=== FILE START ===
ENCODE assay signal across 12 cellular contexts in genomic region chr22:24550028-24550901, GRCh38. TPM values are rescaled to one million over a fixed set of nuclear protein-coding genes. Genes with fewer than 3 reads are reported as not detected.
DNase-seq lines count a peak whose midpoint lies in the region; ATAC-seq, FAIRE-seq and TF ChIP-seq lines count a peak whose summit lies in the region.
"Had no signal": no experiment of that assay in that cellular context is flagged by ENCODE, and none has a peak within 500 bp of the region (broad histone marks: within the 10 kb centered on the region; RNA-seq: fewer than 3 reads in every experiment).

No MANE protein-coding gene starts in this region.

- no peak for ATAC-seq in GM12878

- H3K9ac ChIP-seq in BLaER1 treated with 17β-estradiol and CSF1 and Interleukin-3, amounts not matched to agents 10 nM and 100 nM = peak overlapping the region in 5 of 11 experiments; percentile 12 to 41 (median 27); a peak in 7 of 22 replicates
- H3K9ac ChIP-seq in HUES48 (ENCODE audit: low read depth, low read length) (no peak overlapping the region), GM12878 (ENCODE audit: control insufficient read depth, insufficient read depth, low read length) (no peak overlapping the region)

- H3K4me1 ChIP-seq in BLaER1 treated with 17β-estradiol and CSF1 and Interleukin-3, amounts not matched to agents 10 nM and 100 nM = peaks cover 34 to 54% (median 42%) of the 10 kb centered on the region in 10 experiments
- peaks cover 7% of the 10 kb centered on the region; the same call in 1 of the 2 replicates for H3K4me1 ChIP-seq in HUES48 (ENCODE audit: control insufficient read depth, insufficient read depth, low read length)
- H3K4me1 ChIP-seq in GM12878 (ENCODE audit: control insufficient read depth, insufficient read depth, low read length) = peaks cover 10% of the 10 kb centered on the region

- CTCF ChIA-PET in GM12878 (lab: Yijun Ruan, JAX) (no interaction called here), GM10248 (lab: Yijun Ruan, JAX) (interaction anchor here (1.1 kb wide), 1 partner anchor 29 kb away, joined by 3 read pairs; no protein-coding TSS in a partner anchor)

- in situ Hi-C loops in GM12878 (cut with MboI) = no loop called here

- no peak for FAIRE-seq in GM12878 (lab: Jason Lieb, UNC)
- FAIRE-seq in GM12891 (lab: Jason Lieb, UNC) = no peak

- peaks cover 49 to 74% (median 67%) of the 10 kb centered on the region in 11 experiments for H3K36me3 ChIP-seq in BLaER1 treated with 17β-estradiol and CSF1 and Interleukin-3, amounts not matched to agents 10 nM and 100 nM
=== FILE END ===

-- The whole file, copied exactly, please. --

ENCODE assay signal across 12 cellular contexts in genomic region chr22:24550028-24550901, GRCh38. TPM values are rescaled to one million over a fixed set of nuclear protein-coding genes. Genes with fewer than 3 reads are reported as not detected.
DNase-seq lines count a peak whose midpoint lies in the region; ATAC-seq, FAIRE-seq and TF ChIP-seq lines count a peak whose summit lies in the region.
"Had no signal": no experiment of that assay in that cellular context is flagged by ENCODE, and none has a peak within 500 bp of the region (broad histone marks: within the 10 kb centered on the region; RNA-seq: fewer than 3 reads in every experiment).

No MANE protein-coding gene starts in this region.

- no peak for ATAC-seq in GM12878

- H3K9ac ChIP-seq in BLaER1 treated with 17β-estradiol and CSF1 and Interleukin-3, amounts not matched to agents 10 nM and 100 nM = peak overlapping the region in 5 of 11 experiments; percentile 12 to 41 (median 27); a peak in 7 of 22 replicates
- H3K9ac ChIP-seq in HUES48 (ENCODE audit: low read depth, low read length) (no peak overlapping the region), GM12878 (ENCODE audit: control insufficient read depth, insufficient read depth, low read length) (no peak overlapping the region)

- H3K4me1 ChIP-seq in BLaER1 treated with 17β-estradiol and CSF1 and Interleukin-3, amounts not matched to agents 10 nM and 100 nM = peaks cover 34 to 54% (median 42%) of the 10 kb centered on the region in 10 experiments
- peaks cover 7% of the 10 kb centered on the region; the same call in 1 of the 2 replicates for H3K4me1 ChIP-seq in HUES48 (ENCODE audit: control insufficient read depth, insufficient read depth, low read length)
- H3K4me1 ChIP-seq in GM12878 (ENCODE audit: control insufficient read depth, insufficient read depth, low read length) = peaks cover 10% of the 10 kb centered on the region

- CTCF ChIA-PET in GM12878 (lab: Yijun Ruan, JAX) (no interaction called here), GM10248 (lab: Yijun Ruan, JAX) (interaction anchor here (1.1 kb wide), 1 partner anchor 29 kb away, joined by 3 read pairs; no protein-coding TSS in a partner anchor)

- in situ Hi-C loops in GM12878 (cut with MboI) = no loop called here

- no peak for FAIRE-seq in GM12878 (lab: Jason Lieb, UNC)
- FAIRE-seq in GM12891 (lab: Jason Lieb, UNC) = no peak

- peaks cover 49 to 74% (median 67%) of the 10 kb centered on the region in 11 experiments for H3K36me3 ChIP-seq in BLaER1 treated with 17β-estradiol and CSF1 and Interleukin-3, amounts not matched to agents 10 nM and 100 nM